Thank you for asking for just one! I would say that the mistake that keeps haunting me these days is the first one that I'd done while starting Insight Financial Strategists. At the time I made the mistake of listening to my first marketing consultant, so I ended up getting a URL that was way too long, insightfinancialstrategists, with an S at the end, and way too difficult to spell, and it's a real issue, I think. It's a kind of decision that you end up getting stuck with for a while, for a long time. It's something that I'm probably going to change at some point, but it takes a lot of work and planning, and it is better not to make that kind of mistake right up front.

Rackham:

I have to imagine that the reason you got that advice was for some kind of SEO purpose, to make sure that you had financial analyst in your URL.

Chris:

That was sort of interesting. My marketing consultant was actually a good marketing consultant, but I think that she was missing that aspect of marketing which is marketing on the internet. We were going through a number of things about, “What do I do?” I provide insight and I do strategies and this kind of stuff, so eventually it all meshed into that name, and that's really great. I think it's really great if it was just on paper, but if we're going to be marketing on the internet it doesn't work.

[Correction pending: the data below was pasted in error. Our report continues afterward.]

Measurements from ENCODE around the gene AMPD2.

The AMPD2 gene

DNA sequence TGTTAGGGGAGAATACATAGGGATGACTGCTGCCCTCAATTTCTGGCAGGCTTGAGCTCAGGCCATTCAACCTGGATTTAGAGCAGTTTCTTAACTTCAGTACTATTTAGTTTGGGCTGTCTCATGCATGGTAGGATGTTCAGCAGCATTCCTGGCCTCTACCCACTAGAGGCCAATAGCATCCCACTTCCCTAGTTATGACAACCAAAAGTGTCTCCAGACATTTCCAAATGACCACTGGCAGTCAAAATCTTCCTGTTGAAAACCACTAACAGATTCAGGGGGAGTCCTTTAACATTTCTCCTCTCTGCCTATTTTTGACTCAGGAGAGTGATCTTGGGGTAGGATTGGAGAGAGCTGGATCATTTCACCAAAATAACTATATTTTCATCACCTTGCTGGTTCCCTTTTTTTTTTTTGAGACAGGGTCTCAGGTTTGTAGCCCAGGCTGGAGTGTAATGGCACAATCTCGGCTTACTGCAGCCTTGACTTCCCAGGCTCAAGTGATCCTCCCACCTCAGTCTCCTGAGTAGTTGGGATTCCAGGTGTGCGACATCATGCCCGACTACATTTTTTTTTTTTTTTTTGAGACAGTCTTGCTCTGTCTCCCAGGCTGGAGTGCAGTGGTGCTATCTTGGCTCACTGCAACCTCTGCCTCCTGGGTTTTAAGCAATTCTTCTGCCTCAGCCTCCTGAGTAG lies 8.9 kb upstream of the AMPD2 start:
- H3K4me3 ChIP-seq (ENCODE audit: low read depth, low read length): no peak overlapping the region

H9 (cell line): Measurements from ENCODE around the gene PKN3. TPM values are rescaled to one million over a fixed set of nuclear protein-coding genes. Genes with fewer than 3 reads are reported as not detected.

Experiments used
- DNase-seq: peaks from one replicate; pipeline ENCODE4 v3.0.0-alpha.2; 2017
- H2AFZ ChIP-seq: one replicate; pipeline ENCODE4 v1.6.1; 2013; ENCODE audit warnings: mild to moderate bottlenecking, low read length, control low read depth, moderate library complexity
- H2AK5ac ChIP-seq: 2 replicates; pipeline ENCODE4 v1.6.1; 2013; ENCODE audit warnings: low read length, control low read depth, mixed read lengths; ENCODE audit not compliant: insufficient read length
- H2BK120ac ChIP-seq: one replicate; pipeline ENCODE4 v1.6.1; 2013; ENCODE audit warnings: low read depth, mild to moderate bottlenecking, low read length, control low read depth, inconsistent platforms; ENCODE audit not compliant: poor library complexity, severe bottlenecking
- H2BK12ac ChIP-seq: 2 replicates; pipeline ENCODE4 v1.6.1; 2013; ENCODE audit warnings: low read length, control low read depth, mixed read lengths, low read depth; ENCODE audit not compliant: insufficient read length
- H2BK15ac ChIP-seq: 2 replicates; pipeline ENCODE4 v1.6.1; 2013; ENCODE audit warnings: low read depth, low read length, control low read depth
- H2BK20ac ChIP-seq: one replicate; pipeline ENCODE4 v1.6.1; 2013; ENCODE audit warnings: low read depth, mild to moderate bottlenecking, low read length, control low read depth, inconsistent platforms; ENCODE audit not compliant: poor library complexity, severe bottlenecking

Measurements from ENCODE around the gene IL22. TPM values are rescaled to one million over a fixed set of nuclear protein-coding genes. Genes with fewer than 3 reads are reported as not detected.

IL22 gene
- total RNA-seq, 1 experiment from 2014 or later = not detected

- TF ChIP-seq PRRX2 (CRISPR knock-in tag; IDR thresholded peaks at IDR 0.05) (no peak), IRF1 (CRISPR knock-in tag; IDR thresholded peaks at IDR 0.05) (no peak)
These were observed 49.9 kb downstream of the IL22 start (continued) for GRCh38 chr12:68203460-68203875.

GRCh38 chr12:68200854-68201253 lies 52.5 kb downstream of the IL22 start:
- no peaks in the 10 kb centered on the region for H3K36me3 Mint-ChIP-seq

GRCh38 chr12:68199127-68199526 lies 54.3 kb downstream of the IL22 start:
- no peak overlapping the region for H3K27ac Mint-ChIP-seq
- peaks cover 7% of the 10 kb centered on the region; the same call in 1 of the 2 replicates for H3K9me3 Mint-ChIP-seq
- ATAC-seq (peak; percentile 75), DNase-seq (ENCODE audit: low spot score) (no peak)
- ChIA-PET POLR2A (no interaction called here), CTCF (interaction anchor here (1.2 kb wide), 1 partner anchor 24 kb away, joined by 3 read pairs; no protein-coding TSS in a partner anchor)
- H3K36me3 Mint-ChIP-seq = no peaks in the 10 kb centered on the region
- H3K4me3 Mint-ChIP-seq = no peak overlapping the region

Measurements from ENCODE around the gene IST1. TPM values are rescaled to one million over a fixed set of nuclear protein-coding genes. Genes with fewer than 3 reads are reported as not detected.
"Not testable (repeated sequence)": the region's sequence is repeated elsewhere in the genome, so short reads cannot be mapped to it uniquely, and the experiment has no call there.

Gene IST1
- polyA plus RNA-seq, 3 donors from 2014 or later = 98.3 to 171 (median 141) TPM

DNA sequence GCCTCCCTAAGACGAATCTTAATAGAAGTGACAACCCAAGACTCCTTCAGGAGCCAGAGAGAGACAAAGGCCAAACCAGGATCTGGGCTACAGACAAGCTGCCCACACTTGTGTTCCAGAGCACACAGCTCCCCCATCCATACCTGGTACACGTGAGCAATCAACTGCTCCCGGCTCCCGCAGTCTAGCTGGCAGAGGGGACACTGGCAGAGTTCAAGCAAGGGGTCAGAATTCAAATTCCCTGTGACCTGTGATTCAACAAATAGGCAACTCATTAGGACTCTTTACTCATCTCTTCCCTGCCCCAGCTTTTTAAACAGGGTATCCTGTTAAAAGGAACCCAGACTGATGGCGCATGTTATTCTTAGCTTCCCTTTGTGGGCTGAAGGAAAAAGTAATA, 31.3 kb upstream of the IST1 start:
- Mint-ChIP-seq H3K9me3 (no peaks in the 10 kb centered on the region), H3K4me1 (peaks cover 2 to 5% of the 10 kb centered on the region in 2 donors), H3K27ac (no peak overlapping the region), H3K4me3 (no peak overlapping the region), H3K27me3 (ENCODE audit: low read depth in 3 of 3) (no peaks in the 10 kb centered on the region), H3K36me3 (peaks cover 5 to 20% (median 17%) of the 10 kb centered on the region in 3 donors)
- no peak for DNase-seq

Rackham:

I agree. I actually own the domain, I think I still own it, zephyrlegalservices.com, but I never use it. I use zephyrlaw.com just for that exact reason. I want it to be easy for people to access. I want it to just roll off the tongue and for people to be able to type it in very quickly, or as quickly as they can if they know how to spell ‘zephyr’ of course.

Chris:

Right.

Rackham:

On the flip side of that, what would you consider one of your best business decisions to date?

Chris:

There are fewer of those than there are of the bad decisions, by the way. One of the best ones I think was to break out on my own. We talked earlier about how I started at a brokerage before and I was with another financial planning firm. The issue with these large firms is that they don't really understand the divorce financial planning animal. It's sort of hard for them to get that — divorce has sort of a bad reputation out there, and people who get involved in divorce, people wonder whether you and I and others are actually encouraging people to divorce for our own personal gain and so on.